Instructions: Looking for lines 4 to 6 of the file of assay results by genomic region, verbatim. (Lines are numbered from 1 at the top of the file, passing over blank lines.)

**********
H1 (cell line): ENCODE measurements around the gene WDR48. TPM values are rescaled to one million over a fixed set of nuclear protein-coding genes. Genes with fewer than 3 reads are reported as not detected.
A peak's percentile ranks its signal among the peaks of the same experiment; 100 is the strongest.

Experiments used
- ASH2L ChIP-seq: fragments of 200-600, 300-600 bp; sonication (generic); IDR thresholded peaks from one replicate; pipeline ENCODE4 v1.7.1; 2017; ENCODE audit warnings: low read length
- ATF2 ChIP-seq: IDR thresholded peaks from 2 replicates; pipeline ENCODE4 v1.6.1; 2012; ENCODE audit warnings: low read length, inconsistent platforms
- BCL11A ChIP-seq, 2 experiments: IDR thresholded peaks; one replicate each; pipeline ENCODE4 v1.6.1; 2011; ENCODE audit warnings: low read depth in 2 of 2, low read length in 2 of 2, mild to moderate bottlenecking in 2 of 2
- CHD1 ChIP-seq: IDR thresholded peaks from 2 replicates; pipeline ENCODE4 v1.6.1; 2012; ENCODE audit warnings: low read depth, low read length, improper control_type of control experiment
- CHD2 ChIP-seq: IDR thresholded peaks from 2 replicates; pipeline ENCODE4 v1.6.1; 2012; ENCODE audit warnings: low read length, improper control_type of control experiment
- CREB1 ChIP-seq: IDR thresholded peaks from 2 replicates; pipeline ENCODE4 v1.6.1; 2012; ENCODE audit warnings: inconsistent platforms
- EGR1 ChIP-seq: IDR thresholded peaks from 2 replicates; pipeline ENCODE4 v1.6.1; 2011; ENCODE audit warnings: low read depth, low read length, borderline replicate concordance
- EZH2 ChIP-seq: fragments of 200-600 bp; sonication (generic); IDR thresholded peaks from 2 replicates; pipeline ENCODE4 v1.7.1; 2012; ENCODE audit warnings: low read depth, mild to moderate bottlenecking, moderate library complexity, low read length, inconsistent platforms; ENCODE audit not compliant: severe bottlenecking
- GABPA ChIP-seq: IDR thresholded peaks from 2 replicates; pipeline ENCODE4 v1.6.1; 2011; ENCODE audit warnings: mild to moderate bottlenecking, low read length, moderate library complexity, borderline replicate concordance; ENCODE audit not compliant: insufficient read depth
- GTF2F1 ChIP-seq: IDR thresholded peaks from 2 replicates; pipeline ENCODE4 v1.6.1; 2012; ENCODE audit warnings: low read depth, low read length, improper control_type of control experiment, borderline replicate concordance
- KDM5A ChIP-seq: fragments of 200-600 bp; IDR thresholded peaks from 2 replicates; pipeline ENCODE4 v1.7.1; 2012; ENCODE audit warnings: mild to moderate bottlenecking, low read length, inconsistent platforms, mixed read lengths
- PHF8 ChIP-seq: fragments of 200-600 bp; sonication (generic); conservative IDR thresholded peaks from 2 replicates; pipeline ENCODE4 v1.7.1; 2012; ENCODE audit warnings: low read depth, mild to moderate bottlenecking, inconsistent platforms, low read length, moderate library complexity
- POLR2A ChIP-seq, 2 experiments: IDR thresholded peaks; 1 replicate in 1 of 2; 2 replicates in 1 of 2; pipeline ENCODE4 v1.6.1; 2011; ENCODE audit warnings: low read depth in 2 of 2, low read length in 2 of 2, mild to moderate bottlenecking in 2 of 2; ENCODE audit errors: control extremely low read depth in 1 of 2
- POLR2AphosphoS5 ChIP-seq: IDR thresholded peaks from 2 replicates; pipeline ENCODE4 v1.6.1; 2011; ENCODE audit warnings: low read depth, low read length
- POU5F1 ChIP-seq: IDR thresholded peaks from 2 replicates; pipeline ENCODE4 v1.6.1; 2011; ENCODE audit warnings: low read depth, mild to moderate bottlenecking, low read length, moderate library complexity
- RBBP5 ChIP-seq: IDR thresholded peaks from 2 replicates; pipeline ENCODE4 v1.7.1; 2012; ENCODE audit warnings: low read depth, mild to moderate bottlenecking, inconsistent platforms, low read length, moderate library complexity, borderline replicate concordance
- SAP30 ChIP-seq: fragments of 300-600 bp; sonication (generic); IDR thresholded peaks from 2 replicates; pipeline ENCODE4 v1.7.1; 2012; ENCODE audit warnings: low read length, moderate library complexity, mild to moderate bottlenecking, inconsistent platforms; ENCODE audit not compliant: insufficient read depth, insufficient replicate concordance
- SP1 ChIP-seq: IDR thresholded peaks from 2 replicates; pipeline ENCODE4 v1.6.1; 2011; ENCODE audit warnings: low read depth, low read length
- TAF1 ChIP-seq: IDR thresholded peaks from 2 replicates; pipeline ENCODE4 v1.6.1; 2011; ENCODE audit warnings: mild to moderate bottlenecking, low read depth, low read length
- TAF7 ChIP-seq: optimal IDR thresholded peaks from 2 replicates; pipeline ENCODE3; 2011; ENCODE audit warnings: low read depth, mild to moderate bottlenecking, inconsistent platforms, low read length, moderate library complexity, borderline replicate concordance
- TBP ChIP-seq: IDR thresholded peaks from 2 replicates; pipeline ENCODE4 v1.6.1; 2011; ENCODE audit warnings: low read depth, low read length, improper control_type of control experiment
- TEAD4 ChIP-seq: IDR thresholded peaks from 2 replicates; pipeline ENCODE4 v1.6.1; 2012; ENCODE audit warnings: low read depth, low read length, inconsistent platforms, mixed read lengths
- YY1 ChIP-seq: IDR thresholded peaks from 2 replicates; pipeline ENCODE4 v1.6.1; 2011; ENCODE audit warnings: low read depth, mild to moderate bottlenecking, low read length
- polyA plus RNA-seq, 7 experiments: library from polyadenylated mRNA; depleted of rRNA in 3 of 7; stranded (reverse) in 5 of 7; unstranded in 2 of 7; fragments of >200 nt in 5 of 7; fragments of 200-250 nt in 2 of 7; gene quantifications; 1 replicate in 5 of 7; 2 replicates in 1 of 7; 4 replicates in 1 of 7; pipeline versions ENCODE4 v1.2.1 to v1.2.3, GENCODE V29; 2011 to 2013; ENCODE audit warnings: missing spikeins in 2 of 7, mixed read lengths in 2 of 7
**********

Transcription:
- ASH2L ChIP-seq: fragments of 200-600, 300-600 bp; sonication (generic); IDR thresholded peaks from one replicate; pipeline ENCODE4 v1.7.1; 2017; ENCODE audit warnings: low read length
- ATF2 ChIP-seq: IDR thresholded peaks from 2 replicates; pipeline ENCODE4 v1.6.1; 2012; ENCODE audit warnings: low read length, inconsistent platforms
- BCL11A ChIP-seq, 2 experiments: IDR thresholded peaks; one replicate each; pipeline ENCODE4 v1.6.1; 2011; ENCODE audit warnings: low read depth in 2 of 2, low read length in 2 of 2, mild to moderate bottlenecking in 2 of 2